There are ways that Universe could have explained, and even made an important theme out of, its characters' indifference to exploration. The show could have made the point that the Stargate program is overextended, and forced to recruit people who aren't the right stuff. Or that Rush was considered so hard to work for, and his project's success viewed as so unlikely, that only the second and third tier of Stargate employees ended up working on it. Or that the Stargate program has been running for so long that the thrill and sense of danger have gone, and explorers and adventurers have been replaced with 9-to-5 workers who think nothing of the fact that their day job takes place on an alien planet but still expect three square meals a day and no mortal peril. (Each of these explanations, incidentally, could have given the writers something to do with the character of Camille Wray, the HR director for Rush's project, whose appearances and role on the show are so limited that it's hard not to view her main character status and ubiquitous presence in the show's promos as a cynical attempt to cash in on Ming-Na's ER cred.) Alternatively, Universe could have told a story about the difficulties and dangers of exploration. Even Columbus and Magellan, after all, must have had days in which they were exhausted, terrified, and wished they had never left home, and Universe's characters too could have started out with zeal and excitement at the opportunity for exploration they'd been given, only to be smacked in the face by how dangerous their new environment was, and how much tedium and drudgery were involved in just staying alive long enough to explore it. Instead, the show chooses to believe that living in space is so commonplace to its characters that finding themselves on the other side of the universe is cause only for complaint and consternation, never wonder or joy.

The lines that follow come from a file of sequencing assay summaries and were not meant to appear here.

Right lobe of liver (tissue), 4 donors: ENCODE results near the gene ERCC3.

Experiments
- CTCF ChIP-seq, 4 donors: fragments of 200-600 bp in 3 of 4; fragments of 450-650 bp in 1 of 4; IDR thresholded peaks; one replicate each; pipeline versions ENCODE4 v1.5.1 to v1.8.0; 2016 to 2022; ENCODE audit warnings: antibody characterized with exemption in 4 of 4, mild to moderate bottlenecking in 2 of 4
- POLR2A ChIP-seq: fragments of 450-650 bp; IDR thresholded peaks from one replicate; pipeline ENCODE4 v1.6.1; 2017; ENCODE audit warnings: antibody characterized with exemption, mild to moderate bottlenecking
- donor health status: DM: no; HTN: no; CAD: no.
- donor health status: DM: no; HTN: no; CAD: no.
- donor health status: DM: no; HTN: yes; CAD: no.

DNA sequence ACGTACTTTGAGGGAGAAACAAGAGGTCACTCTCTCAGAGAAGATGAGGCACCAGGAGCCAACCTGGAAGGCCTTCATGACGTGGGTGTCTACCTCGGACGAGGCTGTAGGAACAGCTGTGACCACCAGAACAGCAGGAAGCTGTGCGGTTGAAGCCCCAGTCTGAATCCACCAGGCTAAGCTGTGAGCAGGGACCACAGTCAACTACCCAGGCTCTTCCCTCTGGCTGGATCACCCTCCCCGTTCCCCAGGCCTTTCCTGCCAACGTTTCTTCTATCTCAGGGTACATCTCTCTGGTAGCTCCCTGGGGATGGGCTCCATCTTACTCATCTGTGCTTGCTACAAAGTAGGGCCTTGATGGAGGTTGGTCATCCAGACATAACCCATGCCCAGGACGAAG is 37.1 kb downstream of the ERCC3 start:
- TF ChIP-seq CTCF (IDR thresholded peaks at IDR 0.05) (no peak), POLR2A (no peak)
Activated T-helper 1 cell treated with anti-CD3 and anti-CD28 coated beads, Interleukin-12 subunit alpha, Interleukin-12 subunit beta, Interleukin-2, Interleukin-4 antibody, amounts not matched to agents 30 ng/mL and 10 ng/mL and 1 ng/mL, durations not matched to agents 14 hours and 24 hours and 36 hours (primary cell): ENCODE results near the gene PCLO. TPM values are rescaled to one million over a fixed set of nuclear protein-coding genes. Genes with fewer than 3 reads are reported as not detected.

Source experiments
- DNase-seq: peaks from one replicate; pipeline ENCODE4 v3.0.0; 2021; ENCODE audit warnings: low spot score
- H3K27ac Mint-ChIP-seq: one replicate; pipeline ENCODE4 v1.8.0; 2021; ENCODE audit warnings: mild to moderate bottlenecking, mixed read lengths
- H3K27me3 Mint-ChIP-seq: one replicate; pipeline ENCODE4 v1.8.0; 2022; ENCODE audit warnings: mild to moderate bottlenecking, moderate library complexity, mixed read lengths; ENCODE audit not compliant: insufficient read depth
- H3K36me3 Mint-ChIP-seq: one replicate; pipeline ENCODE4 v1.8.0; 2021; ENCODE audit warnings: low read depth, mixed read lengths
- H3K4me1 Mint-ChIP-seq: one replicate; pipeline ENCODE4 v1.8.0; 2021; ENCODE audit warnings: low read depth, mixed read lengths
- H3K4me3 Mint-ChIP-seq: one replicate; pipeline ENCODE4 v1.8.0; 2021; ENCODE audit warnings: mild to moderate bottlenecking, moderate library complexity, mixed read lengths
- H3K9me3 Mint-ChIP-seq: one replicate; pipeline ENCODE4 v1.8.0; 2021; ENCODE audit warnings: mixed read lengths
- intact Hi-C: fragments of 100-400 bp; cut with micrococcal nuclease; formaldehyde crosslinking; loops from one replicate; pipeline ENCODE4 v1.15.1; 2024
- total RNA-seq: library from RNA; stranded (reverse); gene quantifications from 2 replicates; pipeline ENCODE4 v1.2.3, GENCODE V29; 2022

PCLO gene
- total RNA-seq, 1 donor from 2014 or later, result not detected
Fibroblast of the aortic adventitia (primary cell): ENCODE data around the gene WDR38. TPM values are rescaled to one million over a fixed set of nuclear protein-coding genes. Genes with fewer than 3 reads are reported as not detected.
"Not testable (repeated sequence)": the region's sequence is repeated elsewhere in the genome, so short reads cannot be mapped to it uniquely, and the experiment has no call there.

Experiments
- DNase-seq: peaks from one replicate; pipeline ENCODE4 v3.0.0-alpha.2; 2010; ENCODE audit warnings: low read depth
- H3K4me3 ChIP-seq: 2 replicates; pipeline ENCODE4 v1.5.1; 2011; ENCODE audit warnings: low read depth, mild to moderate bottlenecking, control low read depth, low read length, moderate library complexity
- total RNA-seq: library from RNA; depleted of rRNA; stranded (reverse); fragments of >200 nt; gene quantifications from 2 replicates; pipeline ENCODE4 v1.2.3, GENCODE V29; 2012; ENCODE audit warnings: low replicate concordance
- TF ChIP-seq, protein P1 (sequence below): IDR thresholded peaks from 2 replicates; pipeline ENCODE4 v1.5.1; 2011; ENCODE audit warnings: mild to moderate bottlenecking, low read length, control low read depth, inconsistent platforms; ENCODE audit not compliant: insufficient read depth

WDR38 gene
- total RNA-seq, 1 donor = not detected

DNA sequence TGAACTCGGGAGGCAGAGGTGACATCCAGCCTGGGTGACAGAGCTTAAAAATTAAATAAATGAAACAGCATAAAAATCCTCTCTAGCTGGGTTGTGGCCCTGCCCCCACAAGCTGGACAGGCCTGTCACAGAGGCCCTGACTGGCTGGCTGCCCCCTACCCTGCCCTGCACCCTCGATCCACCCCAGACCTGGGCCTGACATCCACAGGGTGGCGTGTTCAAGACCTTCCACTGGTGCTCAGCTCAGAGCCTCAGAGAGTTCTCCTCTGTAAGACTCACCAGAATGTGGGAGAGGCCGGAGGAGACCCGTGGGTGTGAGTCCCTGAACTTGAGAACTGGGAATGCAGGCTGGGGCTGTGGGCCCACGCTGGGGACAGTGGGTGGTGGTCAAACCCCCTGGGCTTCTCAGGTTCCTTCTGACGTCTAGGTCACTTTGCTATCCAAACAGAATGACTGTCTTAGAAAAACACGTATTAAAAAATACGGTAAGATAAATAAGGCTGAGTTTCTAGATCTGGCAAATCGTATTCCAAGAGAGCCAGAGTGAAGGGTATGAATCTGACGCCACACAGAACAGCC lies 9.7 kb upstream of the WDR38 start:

It may seem like quibbling to complain that Universe's premise doesn't suit its franchise, and I admit that at least part of my dismay at this mismatch is driven by the feeling that the choice to set the show in the Stargate universe was motivated mainly by the desire to cash in on a preexisting audience. But there's something more sinister, and more unfortunate, happening here than yet another instance of Universe falling in line with Battlestar Galactica, whose characters did live in a setting in which space travel was commonplace (my favorite line from that show is a character telling someone that they signed up to work on a spaceship in order to save enough money to pay for dental school). By making its characters ordinary, office workers and jarheads who just happen to be in space, Universe is participating in the homogenization of genre TV, a subtle but growing shift that sees science fiction subsumed into naturalism, and characters in science fiction stories made ordinary and given ordinary concerns like strained love lives and quarrels with their children. But some people aren't ordinary. Some people are so passionate about their work that they don't want love lives or children to distract them from it. Some people would rather live a short, adventurous life than a long, ordinary one. Science fiction used to be where you'd meet these characters, and it would have been wonderful if Universe tried to ask the question of what it's like to actually be the kind of person whose eyes are permanently fixed on the stars, who longs for adventure, in a world that seems to place a million distractions and impediments on the path to achieving these goals. Instead, we get soap opera and workplace drama in space.